Dunskey is protected on three sides by cliffs while the landward side is protected by a 15m wide rock-cut ditch, once crossed by a drawbridge. In the vaulted entrance there are remains of a stone bench, doorways on either side of the passage lead to small guardroom on the left and a larger vaulted chamber to the right.
The passage opens into what was a large courtyard, probably once lined with buildings but now reduced to lumps and bumps in the long grass. In the eastern corner stands the ruin of an early 16th century, L-plan tower-house with a square stair tower in the angle The door is at the foot of the stair tower, above it there are three empty panels.
The ground floor is vaulted, the main block has cellars, the wing has two narrow vaulted chambers, one of which may have served as a prison. All are accessed from a central passage, except the northernmost which is entered from the courtyard. At the opposite end there is a mural stair communicating with the hall above, and was probably used as a wine cellar.
A wide scale and platt stair in the wing led only to the 1st floor, thereafter access was by a turnpike stair within the square tower, the remaining three floors of the wing where occupied by what we can assume to be bedrooms, each with it own fireplace. The wide stair was a later addition, previous which the turnpike had served all floors The hall fireplace was in the west wall, to the right of it a large window faces into the courtyard, and on the left is the doorway leading into the stair tower.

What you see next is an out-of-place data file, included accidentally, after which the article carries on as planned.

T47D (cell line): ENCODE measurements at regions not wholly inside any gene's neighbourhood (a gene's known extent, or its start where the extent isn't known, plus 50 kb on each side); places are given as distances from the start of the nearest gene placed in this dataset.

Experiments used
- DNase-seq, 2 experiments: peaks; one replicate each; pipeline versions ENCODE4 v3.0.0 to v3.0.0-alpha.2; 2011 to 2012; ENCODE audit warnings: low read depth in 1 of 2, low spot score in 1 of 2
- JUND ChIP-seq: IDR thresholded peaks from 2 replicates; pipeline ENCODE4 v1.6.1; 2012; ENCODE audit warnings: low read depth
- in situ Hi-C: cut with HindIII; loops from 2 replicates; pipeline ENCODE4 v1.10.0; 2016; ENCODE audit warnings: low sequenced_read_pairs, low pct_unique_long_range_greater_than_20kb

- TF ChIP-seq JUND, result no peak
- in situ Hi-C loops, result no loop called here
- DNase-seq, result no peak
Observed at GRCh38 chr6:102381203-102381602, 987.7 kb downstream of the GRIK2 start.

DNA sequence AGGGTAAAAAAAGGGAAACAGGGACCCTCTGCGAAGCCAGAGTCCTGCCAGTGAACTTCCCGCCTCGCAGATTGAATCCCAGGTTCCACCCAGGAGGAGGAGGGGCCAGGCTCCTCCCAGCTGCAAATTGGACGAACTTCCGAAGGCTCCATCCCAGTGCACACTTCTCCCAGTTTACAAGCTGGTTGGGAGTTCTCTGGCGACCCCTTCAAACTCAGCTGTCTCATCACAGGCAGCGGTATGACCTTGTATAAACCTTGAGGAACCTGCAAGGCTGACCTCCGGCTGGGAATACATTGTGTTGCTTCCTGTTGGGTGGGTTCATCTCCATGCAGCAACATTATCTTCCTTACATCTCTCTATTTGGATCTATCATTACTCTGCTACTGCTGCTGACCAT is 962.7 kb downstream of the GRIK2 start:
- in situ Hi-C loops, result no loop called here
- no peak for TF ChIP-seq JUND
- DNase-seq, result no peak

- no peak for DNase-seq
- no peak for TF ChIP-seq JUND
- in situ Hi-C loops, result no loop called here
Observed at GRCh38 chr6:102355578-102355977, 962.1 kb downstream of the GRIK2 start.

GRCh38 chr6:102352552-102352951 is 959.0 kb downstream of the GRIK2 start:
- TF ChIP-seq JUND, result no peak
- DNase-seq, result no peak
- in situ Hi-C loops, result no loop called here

At the far end of the hall a door leads into the 17th century extension above the courtyard entrance, having only one fireplace, this appears to have been one long room, possibly a gallery. The floor above the hall has a mural chamber at the eastern end, to the left of the window, to the right one moulded fireplace jamb survives. The chamber was probably a latrine closet serving the lord's bedroom, there are no others. There was an attic floor above this.
The shape of a round oven, with a drain alongside, can be made out among the lumps and bumps which were once the courtyard buildings. Dunskey was built around 1510 by the Adairs of Kilhilt. It replaced an earlier building which had been plundered and burned by Sir Alexander McCulloch of Myrtoun, Keeper of Falcons to James IV, in 1489 after laying siege to the castle and starving out its defenders. It was extended and remodelled by Viscount Montgomery, who was laird between 1608 and 1634. It passed to the Reverend James Blair in 1648, but was ruinous as early as 1684. The castle is accessible but not 'open to the public': entry is at your own risk.
A cliff-top footpath leads from the south end of Portpatrick's waterfront.